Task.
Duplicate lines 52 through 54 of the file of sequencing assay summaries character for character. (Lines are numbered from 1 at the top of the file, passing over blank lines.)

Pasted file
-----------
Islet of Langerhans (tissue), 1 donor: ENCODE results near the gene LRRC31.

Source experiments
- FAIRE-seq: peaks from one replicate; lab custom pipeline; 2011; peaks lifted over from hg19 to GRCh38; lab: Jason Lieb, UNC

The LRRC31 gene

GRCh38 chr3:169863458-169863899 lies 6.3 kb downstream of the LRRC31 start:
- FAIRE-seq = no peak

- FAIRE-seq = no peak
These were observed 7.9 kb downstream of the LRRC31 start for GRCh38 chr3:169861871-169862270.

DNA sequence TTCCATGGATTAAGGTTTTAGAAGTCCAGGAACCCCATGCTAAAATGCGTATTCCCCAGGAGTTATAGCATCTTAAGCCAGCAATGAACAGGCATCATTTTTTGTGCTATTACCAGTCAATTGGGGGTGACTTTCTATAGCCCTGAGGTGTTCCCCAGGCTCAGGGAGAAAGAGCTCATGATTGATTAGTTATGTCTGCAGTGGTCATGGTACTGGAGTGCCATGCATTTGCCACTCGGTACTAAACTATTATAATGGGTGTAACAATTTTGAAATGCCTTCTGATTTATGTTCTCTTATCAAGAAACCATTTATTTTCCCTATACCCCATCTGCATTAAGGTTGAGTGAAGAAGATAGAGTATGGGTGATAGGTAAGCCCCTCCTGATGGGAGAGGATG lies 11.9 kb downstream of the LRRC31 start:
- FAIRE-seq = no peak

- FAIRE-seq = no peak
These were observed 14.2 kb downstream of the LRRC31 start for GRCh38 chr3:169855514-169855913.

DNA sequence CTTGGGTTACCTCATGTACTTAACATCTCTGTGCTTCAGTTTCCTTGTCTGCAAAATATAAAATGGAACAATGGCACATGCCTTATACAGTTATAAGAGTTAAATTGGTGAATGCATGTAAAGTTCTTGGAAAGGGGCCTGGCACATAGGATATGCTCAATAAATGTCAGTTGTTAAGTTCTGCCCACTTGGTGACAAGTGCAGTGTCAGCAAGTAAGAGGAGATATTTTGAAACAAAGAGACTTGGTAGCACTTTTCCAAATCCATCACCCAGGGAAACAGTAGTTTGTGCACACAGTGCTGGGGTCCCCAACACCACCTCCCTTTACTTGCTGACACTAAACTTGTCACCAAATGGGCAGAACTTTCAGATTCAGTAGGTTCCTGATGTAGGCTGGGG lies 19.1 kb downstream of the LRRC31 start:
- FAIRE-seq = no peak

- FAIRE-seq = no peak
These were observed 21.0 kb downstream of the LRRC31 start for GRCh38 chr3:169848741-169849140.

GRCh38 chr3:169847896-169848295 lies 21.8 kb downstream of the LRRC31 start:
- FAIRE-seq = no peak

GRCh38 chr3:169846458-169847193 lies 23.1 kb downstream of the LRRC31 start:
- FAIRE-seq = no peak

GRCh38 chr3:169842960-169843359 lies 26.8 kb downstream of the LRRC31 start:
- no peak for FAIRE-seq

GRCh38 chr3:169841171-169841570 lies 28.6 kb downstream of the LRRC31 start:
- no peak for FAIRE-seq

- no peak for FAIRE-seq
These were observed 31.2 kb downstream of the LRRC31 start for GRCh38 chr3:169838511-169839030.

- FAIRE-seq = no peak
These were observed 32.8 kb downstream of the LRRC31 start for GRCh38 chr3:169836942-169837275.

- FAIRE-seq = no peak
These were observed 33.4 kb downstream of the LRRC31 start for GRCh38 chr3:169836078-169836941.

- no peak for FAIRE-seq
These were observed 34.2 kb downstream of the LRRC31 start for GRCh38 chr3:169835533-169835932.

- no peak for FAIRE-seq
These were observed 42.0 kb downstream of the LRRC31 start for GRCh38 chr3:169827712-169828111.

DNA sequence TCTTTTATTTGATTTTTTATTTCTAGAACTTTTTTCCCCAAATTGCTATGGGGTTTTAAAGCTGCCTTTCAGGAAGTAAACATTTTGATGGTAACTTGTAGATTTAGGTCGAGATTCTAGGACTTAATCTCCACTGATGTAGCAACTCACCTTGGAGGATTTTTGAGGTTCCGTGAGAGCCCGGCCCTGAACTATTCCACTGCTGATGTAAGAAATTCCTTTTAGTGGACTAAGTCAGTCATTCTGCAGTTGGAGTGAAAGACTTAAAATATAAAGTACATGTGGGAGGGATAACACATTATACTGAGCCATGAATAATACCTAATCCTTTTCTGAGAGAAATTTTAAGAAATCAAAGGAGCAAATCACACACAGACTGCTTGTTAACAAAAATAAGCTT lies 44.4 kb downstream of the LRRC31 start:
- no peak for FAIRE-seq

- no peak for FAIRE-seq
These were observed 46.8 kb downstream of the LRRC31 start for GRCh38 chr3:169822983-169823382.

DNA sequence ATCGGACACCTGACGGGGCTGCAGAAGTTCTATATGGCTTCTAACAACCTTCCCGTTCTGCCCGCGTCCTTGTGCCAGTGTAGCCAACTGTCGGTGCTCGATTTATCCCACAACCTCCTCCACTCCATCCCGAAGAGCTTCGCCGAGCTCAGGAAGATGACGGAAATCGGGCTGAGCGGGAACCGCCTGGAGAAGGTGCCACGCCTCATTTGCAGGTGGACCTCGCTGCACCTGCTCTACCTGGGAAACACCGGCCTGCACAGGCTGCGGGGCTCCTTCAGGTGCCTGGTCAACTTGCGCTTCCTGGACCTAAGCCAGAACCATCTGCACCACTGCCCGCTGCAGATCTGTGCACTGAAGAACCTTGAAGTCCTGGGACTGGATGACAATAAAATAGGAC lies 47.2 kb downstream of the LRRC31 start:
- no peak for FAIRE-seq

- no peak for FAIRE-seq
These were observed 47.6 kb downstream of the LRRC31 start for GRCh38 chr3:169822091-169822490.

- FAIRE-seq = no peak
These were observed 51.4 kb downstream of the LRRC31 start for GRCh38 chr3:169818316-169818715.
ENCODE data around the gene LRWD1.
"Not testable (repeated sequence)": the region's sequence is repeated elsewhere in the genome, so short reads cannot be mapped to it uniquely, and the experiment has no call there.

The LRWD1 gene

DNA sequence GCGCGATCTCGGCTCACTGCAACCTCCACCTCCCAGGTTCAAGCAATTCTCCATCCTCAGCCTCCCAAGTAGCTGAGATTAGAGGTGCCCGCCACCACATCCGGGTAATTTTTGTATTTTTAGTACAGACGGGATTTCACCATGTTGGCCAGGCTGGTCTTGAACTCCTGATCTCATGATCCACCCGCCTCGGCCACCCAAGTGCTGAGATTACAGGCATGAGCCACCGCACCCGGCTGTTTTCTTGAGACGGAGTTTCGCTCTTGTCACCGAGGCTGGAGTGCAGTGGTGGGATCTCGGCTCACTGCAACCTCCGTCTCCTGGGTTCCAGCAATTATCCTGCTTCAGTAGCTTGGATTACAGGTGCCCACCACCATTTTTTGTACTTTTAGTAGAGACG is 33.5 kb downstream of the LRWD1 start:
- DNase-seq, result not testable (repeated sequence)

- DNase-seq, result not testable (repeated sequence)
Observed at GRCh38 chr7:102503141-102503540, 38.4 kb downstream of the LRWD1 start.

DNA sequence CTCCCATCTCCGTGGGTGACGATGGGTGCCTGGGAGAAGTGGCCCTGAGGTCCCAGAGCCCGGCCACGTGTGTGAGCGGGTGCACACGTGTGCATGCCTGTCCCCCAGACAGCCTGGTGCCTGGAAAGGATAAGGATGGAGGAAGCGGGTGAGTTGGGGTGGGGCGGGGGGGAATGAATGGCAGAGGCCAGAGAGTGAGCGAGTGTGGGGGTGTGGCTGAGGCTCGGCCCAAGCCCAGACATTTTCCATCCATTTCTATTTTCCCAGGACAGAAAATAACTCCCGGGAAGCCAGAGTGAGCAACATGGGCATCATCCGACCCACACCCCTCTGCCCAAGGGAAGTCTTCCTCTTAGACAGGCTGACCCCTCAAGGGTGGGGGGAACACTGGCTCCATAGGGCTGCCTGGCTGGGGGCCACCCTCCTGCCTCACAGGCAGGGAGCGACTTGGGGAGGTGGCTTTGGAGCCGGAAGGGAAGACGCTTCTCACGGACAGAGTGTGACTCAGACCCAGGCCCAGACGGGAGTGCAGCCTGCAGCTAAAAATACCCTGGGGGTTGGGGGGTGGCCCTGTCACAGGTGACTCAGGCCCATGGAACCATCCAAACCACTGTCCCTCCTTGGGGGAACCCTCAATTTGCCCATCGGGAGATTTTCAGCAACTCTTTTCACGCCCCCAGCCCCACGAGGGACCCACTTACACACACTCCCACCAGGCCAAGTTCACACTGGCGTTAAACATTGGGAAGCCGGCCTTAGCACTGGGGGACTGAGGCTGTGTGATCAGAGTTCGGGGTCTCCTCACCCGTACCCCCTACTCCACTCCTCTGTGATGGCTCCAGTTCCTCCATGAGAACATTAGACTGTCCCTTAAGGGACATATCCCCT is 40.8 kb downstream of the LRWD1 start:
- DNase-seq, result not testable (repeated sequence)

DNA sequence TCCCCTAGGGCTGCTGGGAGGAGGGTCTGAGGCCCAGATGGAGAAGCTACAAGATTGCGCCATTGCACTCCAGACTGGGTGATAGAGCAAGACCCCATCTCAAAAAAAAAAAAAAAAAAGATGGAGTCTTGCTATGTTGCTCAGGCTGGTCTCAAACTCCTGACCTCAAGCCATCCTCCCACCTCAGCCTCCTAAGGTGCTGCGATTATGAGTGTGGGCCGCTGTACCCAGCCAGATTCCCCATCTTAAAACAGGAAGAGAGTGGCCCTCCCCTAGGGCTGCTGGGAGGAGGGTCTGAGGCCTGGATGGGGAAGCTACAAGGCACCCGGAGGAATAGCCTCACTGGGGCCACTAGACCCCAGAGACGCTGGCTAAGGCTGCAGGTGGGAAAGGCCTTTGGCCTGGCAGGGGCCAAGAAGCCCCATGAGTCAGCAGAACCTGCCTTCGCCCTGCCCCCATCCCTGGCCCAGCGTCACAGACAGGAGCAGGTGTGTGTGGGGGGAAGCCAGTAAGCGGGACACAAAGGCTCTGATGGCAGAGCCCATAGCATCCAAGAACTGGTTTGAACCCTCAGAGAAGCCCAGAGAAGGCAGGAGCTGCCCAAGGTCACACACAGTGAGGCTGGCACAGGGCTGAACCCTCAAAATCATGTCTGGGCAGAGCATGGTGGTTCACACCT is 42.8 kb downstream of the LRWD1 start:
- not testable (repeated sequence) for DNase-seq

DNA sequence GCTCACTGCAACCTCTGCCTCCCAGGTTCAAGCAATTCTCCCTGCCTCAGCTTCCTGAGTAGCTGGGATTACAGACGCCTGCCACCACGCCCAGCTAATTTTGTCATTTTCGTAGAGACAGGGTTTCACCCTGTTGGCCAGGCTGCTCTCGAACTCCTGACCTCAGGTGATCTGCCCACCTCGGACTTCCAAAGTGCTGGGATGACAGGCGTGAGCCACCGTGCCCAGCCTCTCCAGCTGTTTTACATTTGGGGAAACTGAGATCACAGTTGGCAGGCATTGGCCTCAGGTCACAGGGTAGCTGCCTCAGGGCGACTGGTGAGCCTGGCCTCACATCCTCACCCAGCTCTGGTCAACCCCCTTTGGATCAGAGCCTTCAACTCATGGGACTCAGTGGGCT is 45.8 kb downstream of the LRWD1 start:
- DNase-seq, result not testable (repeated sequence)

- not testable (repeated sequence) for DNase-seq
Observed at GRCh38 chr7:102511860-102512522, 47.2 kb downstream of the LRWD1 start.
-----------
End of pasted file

DNA sequence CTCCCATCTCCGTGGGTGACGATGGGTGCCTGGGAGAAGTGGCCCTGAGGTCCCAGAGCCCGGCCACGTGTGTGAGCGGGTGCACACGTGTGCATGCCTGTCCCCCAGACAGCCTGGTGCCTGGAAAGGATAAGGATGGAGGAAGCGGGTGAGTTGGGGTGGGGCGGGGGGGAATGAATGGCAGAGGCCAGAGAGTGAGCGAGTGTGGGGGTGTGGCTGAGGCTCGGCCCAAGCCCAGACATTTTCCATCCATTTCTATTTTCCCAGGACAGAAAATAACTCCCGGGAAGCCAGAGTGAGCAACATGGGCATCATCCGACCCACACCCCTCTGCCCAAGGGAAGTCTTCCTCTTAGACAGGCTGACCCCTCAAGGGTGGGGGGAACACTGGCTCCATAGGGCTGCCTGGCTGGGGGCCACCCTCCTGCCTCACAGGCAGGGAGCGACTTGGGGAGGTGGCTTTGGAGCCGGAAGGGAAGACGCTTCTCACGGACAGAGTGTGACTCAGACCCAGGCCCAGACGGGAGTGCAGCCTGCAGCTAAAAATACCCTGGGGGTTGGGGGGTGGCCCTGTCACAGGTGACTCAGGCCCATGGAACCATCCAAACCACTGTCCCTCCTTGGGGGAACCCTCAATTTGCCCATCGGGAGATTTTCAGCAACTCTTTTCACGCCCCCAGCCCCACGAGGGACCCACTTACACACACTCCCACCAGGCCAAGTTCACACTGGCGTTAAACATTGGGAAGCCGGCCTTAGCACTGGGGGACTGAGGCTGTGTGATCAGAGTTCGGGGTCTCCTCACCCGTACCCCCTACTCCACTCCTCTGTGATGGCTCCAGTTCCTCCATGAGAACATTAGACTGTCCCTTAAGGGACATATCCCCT is 40.8 kb downstream of the LRWD1 start:
- DNase-seq, result not testable (repeated sequence)

DNA sequence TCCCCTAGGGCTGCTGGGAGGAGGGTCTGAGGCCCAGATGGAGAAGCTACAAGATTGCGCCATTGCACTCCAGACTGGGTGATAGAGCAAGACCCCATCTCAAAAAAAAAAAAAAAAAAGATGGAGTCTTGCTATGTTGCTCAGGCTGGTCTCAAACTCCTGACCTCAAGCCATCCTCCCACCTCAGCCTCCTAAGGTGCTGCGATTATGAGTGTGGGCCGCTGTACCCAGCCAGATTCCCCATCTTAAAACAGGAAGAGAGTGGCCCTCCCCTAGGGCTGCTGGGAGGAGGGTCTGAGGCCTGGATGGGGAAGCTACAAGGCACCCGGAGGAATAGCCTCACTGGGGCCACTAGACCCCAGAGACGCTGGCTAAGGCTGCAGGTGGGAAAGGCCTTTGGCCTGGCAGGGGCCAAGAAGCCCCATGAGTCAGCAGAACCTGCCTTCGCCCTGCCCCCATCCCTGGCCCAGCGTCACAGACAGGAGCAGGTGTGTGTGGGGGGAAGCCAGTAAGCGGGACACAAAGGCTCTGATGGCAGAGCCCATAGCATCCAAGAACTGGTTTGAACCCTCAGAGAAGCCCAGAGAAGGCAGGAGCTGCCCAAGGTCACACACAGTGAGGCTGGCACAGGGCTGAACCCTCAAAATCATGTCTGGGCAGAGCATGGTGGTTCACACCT is 42.8 kb downstream of the LRWD1 start: